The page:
Now this town happens to be on a railroad line that connects New York City to Montreal. Before 1950, it was the main way that people came to this town. These days, we get one train a day in each direction. The trains are invariably late, and not just a little late, but hours late. The track bed is in miserable shape and, of course, Amtrak is a sort of soviet-style management organization. There is no awareness among the public here, or our leaders, that we would benefit from improving the passenger railroad service, and around the state of New York generally there is no conversation about fixing the railroads. (Governor Elliot Spitzer is preoccupied these days with arranging to give driver’s licenses to people who are in the country illegally.) We are going to pay a large penalty for these failures of attention.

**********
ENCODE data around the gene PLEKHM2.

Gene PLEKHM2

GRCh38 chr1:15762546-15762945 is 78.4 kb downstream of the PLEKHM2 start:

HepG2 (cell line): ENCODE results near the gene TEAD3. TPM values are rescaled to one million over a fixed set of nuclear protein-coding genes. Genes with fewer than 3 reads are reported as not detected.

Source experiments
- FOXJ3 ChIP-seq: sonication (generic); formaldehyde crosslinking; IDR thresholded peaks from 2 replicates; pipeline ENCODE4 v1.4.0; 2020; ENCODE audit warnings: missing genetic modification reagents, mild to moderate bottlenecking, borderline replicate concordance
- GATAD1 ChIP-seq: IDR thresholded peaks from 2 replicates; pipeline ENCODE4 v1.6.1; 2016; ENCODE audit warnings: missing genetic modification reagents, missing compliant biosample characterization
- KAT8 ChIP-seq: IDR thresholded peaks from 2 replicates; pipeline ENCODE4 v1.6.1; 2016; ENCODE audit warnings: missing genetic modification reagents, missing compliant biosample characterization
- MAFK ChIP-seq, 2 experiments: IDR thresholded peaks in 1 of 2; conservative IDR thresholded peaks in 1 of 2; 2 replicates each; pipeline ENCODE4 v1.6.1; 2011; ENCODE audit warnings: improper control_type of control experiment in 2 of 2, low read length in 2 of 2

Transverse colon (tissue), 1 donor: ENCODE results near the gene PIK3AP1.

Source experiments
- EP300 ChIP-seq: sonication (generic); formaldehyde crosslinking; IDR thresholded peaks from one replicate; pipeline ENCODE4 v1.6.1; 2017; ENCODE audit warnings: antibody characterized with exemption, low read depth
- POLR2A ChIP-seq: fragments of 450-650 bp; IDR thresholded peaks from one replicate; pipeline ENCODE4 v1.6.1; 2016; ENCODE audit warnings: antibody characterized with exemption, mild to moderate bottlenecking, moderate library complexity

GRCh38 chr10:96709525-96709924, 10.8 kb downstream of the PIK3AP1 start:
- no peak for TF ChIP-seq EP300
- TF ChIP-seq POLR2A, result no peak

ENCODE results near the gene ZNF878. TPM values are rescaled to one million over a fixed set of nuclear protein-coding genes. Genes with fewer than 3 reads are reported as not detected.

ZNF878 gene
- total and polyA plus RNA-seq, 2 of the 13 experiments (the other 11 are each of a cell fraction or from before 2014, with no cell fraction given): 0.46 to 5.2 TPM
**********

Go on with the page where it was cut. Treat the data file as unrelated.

Filed under: Passenger Rail Transportatio Policy

Indiana behind the curve

Here is a prime example of why American transportation is sadly lagging the entire civilized world It’s pure small-mindedness. If you don’t beleive me, scroll around the blog and see how sensible decisions are made.

Efforts to create a high-speed rail network and enhanced real-time traffic information system in Northwest Indiana got the brakes put on them today by the Northwest Indiana Regional Development Authority.

An RDA committee deferred consideration of $675,000 worth of funding requests from the Indiana Highspeed Rail Association and 21CSI, a private company working on the traffic information system.

The high speed rail request was for $125,000 to study the impact on local economies from the creation of a high-speed rail line stretching from downtown Chicago to the Gary/Chicago Airport to Valparaiso.